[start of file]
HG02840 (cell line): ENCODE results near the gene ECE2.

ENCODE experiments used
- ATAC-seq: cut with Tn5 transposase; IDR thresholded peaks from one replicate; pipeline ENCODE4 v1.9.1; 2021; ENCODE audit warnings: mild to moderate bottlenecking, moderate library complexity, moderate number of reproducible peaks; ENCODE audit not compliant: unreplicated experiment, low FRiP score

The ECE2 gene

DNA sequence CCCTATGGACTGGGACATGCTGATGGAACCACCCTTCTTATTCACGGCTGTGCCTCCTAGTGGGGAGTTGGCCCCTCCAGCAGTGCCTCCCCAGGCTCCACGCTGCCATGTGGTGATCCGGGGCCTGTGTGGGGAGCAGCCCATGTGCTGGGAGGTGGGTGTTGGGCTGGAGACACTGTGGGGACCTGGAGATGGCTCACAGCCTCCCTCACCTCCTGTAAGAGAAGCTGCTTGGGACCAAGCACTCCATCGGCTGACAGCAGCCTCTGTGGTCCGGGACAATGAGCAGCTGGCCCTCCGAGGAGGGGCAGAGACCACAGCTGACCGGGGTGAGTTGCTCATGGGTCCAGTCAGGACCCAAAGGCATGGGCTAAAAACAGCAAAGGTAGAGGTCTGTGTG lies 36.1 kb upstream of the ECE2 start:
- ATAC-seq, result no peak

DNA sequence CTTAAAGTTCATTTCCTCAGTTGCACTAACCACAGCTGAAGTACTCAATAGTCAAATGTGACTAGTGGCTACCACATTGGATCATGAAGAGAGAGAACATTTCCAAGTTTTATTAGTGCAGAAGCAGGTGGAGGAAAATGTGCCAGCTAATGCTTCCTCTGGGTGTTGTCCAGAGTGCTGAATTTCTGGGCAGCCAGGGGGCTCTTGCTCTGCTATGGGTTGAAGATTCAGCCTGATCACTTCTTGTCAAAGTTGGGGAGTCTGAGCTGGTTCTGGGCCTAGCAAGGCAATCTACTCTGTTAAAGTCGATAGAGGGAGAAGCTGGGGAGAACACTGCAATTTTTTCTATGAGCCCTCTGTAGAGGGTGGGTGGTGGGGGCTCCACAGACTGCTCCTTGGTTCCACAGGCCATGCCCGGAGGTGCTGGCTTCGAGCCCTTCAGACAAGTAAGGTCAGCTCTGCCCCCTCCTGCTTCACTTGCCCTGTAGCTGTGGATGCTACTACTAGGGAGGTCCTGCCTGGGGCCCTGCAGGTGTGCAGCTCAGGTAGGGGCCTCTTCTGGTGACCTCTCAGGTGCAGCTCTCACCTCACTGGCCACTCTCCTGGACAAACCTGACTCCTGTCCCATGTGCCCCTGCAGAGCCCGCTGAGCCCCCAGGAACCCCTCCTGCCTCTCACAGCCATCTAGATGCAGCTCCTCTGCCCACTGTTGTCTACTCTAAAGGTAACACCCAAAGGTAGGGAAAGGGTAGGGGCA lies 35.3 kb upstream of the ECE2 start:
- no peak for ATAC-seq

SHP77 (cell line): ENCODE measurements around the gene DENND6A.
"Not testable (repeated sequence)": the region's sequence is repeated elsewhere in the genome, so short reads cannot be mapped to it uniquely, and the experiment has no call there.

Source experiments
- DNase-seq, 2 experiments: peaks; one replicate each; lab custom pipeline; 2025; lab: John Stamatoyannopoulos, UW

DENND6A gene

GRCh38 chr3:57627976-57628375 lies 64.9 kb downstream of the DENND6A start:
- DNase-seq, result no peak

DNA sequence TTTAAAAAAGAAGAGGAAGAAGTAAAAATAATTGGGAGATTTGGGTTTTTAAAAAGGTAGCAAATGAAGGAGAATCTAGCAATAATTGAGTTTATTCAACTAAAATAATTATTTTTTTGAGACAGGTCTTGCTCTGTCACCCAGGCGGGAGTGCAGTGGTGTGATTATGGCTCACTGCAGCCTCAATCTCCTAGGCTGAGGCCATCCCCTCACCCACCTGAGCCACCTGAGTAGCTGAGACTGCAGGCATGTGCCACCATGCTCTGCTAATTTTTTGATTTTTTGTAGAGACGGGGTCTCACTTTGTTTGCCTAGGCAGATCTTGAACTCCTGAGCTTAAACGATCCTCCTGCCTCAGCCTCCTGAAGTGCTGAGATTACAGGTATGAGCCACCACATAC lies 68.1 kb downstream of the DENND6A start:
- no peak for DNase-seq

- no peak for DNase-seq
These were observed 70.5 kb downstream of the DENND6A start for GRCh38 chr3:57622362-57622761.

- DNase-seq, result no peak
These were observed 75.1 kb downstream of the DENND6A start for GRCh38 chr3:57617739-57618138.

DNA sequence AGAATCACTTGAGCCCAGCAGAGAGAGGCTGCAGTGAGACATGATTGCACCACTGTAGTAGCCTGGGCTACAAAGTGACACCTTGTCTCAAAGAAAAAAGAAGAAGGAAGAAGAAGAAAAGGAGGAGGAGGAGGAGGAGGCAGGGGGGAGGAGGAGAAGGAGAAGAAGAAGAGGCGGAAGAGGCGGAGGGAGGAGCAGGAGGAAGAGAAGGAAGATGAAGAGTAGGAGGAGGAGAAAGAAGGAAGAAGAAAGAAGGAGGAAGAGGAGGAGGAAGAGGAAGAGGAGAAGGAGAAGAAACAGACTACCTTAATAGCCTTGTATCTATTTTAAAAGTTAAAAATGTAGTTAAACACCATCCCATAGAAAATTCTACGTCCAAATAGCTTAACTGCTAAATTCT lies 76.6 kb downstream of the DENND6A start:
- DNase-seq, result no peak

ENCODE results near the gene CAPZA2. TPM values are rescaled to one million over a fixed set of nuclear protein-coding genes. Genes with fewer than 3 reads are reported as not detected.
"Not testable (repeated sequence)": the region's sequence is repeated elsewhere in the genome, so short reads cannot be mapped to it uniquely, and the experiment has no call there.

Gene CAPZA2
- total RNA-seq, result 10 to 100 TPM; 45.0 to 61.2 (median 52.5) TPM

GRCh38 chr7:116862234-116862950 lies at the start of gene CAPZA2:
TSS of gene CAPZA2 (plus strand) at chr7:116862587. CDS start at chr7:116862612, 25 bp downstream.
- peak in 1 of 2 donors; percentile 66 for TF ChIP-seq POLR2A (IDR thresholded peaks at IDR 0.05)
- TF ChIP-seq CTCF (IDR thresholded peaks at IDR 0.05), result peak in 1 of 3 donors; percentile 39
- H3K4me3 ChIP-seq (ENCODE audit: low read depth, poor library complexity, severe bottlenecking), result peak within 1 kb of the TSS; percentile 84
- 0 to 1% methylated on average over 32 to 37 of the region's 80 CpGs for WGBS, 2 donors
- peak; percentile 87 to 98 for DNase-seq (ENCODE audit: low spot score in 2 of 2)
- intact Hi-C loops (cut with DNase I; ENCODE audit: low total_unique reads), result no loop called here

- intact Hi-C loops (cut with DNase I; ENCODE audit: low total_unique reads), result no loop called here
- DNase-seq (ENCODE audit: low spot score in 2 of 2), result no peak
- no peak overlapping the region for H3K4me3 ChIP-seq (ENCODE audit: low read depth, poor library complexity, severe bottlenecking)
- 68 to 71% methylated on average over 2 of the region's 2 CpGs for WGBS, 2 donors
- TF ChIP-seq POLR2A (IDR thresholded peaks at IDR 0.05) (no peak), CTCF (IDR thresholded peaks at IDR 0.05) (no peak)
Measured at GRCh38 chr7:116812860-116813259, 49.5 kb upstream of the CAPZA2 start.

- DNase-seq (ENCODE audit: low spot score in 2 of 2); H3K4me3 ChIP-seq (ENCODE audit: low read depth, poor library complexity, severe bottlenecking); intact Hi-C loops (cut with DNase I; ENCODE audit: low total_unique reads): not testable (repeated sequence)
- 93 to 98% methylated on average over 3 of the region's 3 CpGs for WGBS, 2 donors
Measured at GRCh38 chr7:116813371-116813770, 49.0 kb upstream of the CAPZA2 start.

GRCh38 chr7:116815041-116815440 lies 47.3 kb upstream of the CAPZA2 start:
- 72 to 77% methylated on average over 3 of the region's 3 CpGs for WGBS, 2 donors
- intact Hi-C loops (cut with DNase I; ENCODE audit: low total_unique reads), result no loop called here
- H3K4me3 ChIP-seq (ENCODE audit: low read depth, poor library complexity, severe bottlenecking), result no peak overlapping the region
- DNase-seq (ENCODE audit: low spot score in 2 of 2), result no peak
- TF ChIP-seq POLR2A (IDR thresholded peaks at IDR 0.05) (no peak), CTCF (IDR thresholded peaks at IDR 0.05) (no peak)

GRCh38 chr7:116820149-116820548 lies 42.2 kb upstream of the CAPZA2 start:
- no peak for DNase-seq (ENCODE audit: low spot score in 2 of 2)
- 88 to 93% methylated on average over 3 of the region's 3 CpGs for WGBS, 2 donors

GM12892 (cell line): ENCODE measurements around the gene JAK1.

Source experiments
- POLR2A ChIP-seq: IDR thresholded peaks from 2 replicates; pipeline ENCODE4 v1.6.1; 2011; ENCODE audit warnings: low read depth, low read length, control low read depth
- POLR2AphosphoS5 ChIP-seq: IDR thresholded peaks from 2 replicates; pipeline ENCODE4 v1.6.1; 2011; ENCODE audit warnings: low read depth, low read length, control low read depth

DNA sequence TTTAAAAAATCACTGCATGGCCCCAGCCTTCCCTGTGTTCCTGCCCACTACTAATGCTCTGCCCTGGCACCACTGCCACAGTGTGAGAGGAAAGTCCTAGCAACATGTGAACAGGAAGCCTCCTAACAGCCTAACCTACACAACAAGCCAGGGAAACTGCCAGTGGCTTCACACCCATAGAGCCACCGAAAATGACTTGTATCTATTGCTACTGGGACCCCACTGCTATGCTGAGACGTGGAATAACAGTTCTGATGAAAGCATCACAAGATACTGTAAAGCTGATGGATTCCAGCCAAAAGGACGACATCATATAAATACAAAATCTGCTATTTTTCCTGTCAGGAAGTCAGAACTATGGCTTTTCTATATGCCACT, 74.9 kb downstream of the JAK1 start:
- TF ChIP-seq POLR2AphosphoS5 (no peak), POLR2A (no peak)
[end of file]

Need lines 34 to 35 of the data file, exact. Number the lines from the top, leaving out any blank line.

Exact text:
- peak; percentile 87 to 98 for DNase-seq (ENCODE audit: low spot score in 2 of 2)
- intact Hi-C loops (cut with DNase I; ENCODE audit: low total_unique reads), result no loop called here